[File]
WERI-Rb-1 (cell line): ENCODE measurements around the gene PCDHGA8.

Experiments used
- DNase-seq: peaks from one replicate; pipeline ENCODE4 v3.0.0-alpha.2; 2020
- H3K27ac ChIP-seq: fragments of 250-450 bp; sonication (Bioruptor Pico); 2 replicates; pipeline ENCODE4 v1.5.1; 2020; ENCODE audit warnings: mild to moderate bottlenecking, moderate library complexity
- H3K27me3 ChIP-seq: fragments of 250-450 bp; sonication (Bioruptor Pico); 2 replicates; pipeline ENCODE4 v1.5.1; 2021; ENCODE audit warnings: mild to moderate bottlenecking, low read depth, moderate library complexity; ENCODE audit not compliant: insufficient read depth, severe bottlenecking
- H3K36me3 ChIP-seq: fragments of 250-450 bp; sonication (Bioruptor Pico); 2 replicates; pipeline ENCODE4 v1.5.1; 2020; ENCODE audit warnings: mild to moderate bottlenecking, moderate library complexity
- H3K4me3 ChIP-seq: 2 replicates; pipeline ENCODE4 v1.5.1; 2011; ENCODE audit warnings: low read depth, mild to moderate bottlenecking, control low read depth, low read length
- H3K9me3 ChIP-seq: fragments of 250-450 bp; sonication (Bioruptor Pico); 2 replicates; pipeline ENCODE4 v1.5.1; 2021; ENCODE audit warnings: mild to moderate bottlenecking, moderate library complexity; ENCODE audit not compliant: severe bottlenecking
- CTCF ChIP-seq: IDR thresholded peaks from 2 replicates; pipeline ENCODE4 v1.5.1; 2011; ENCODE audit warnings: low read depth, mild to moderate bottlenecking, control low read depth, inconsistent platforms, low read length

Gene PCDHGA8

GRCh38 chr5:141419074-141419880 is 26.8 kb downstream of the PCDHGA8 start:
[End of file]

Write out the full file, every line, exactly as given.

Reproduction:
WERI-Rb-1 (cell line): ENCODE measurements around the gene PCDHGA8.

Experiments used
- DNase-seq: peaks from one replicate; pipeline ENCODE4 v3.0.0-alpha.2; 2020
- H3K27ac ChIP-seq: fragments of 250-450 bp; sonication (Bioruptor Pico); 2 replicates; pipeline ENCODE4 v1.5.1; 2020; ENCODE audit warnings: mild to moderate bottlenecking, moderate library complexity
- H3K27me3 ChIP-seq: fragments of 250-450 bp; sonication (Bioruptor Pico); 2 replicates; pipeline ENCODE4 v1.5.1; 2021; ENCODE audit warnings: mild to moderate bottlenecking, low read depth, moderate library complexity; ENCODE audit not compliant: insufficient read depth, severe bottlenecking
- H3K36me3 ChIP-seq: fragments of 250-450 bp; sonication (Bioruptor Pico); 2 replicates; pipeline ENCODE4 v1.5.1; 2020; ENCODE audit warnings: mild to moderate bottlenecking, moderate library complexity
- H3K4me3 ChIP-seq: 2 replicates; pipeline ENCODE4 v1.5.1; 2011; ENCODE audit warnings: low read depth, mild to moderate bottlenecking, control low read depth, low read length
- H3K9me3 ChIP-seq: fragments of 250-450 bp; sonication (Bioruptor Pico); 2 replicates; pipeline ENCODE4 v1.5.1; 2021; ENCODE audit warnings: mild to moderate bottlenecking, moderate library complexity; ENCODE audit not compliant: severe bottlenecking
- CTCF ChIP-seq: IDR thresholded peaks from 2 replicates; pipeline ENCODE4 v1.5.1; 2011; ENCODE audit warnings: low read depth, mild to moderate bottlenecking, control low read depth, inconsistent platforms, low read length

Gene PCDHGA8

GRCh38 chr5:141419074-141419880 is 26.8 kb downstream of the PCDHGA8 start: